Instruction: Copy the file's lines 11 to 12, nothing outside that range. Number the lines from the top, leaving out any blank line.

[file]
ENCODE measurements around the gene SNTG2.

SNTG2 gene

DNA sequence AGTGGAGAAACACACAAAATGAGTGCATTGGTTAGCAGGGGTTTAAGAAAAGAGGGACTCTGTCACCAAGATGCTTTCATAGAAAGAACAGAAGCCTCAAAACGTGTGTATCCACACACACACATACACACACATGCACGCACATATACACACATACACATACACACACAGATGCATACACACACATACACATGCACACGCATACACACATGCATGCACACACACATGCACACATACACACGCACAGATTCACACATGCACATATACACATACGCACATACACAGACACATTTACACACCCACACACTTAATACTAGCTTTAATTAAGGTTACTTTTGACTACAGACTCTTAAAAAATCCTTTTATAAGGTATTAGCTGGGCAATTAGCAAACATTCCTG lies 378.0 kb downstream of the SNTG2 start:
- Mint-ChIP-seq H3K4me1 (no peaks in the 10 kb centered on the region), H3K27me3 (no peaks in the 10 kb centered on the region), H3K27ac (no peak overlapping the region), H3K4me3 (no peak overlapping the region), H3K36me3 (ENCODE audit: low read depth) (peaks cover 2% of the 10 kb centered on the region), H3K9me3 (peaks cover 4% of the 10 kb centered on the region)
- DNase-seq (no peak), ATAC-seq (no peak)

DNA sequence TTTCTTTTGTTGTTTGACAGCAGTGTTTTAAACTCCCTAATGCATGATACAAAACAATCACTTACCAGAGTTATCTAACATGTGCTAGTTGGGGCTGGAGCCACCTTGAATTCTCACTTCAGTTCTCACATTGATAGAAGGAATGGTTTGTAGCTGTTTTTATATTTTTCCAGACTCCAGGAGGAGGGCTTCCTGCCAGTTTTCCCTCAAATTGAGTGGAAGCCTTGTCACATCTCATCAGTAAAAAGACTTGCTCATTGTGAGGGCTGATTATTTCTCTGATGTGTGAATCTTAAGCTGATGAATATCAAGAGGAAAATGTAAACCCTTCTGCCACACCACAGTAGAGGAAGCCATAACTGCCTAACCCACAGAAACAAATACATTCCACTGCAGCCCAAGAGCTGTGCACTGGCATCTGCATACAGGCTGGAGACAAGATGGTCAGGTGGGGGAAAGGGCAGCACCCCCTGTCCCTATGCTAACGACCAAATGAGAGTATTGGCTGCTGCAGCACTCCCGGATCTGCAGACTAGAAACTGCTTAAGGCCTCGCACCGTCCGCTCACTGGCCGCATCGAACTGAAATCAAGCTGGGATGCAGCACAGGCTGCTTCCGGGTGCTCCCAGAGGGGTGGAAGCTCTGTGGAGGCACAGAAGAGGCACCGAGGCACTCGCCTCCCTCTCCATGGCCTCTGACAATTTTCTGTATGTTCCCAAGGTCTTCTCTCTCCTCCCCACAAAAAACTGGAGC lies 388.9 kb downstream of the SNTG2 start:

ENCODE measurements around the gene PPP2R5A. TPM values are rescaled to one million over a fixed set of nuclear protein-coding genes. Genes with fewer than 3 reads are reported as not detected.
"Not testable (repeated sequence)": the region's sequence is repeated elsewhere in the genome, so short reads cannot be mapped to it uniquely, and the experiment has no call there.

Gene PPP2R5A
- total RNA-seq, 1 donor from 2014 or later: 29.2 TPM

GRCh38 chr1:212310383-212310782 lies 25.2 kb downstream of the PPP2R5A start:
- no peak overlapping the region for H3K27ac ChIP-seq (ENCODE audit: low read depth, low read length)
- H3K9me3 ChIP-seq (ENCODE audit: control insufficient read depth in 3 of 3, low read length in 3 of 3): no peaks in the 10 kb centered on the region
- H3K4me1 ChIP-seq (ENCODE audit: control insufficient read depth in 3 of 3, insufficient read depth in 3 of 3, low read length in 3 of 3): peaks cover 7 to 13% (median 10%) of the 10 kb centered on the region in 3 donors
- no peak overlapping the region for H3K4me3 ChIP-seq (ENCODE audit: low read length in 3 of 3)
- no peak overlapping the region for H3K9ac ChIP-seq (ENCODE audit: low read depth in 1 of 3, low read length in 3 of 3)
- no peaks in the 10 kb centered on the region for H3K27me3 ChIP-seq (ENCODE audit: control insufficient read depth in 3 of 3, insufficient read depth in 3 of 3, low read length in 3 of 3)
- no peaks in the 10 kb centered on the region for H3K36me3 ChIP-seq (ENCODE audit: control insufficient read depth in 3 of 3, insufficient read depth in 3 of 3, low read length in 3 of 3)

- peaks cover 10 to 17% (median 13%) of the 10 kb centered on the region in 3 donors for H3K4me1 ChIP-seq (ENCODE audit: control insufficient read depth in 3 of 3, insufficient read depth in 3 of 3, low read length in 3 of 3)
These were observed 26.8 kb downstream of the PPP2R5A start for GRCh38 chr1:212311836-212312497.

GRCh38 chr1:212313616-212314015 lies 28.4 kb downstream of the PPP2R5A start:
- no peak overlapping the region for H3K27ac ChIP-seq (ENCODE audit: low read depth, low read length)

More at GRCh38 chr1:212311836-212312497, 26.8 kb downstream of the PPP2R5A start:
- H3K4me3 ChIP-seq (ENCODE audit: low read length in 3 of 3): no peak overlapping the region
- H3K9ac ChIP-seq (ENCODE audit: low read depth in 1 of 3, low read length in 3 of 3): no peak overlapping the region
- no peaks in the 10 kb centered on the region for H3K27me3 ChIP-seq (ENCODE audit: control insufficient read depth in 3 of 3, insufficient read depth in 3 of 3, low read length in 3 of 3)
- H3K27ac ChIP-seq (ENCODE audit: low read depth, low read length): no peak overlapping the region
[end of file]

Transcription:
GRCh38 chr1:212310383-212310782 lies 25.2 kb downstream of the PPP2R5A start:
- no peak overlapping the region for H3K27ac ChIP-seq (ENCODE audit: low read depth, low read length)